W.R.: Mysteries of the Organism (Serbian: W.R. - Misterije organizma, W.R. - Мистерије организма) is a 1971 film by Serbian director Dušan Makavejev (born 1932) that explores the relationship between communist politics and sexuality, as well as exploring the life and work of Austrian-American psychoanalyst Wilhelm Reich (1897–1957).
The film intercuts documentary footage with, predominantly, a narrative about a Yugoslav woman who seduces a Soviet ice skater. Despite different settings, characters and time periods, the different elements produce a single story of human sexuality and revolution through a montage effect.
The song that Vladimir sings in Russian after Milena's murder at the end of the movie is called "François Villon's Prayer" by Bulat Okudzhava.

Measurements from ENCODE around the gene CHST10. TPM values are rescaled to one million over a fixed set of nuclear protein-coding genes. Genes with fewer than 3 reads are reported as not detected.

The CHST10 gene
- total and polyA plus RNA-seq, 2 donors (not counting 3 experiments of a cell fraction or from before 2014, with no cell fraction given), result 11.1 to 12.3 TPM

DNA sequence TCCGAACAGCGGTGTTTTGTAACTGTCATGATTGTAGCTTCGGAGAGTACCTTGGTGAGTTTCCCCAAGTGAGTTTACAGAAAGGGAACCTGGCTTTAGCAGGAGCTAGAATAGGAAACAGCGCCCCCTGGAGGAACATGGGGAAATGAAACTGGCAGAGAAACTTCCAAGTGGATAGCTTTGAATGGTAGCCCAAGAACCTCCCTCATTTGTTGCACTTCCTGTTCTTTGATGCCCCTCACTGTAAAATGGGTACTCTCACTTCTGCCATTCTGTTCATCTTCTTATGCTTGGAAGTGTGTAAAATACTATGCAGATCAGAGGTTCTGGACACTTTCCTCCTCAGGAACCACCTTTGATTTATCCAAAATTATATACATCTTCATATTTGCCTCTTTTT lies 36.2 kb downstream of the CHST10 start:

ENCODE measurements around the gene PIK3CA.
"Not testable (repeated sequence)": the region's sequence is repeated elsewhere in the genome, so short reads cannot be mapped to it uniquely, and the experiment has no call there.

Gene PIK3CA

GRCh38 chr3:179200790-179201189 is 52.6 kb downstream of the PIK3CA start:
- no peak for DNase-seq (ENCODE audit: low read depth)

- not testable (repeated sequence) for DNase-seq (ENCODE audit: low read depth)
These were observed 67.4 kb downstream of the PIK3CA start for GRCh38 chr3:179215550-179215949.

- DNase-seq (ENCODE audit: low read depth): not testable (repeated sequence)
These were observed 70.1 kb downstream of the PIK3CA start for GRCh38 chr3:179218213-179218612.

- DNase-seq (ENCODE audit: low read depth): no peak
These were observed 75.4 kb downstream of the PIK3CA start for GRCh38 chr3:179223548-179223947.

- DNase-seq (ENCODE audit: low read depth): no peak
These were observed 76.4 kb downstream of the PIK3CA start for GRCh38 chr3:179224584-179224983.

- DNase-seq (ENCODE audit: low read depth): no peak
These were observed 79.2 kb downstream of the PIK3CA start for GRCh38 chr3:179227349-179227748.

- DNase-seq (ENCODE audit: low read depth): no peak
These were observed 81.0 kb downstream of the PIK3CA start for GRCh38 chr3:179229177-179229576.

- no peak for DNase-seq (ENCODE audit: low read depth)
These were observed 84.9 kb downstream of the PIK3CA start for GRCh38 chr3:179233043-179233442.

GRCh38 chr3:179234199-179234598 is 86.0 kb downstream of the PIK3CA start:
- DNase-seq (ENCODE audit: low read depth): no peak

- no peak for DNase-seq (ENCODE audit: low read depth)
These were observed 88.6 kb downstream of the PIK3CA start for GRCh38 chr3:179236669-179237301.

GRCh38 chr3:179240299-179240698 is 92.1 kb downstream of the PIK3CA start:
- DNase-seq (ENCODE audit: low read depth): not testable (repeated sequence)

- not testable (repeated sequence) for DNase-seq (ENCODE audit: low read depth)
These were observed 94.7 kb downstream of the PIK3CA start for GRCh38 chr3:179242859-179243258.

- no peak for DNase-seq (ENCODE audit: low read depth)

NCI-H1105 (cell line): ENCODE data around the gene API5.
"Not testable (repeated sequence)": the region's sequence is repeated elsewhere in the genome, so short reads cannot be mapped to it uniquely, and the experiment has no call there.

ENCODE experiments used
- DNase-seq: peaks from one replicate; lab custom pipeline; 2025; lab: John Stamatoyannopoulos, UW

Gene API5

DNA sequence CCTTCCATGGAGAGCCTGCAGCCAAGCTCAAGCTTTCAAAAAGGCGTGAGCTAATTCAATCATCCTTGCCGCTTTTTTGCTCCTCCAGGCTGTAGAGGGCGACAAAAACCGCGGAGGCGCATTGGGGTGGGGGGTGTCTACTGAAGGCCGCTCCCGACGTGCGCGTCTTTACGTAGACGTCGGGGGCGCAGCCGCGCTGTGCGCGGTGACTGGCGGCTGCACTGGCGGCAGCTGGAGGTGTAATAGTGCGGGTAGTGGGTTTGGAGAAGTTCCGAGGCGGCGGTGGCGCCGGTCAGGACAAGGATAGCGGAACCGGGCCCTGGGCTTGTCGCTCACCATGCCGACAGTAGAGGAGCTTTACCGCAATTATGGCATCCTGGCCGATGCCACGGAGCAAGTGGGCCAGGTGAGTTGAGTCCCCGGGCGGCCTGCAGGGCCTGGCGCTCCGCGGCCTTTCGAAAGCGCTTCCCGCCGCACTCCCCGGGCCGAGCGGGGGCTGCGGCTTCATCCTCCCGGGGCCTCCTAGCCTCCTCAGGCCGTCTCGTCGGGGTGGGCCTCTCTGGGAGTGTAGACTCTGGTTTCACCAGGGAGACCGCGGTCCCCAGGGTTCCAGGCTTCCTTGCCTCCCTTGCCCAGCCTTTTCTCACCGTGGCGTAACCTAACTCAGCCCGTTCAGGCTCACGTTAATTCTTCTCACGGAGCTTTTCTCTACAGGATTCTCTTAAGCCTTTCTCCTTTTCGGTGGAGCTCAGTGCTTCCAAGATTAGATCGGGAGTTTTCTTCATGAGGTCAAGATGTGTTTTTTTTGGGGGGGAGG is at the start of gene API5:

Milena violates her proletariat convictions (and rejects the sexual advances of a worker) by pursuing the Joseph Stalin-like ice skater who represents both class oppression and corruption from the West into communist beliefs. This concept is at the central themes of the film: the degradation of pure communism, the Western-like repression of free sexuality, and the ignored applicability of Reich's theories of human sexuality to personal freedom also in economic and political realms.
In classes given at New York University Department of Cinema Studies in 1975, Makavejev alluded to his frustration that idealistic communism had become corrupted in practice in Eastern Europe and the Soviet Union because it had abandoned free love and open sexuality as a way of freeing economic and political oppression. These ideas are central to this film as the Soviet ice skater can not cope with his huge and healthy sexual hunger and converts that energy into a murderous rage.
A couple of scenes in the film are re-stagings of scenes from Sergei Eisenstein films, to allude to a moment of more pure (truthful) film making in the Soviet Union.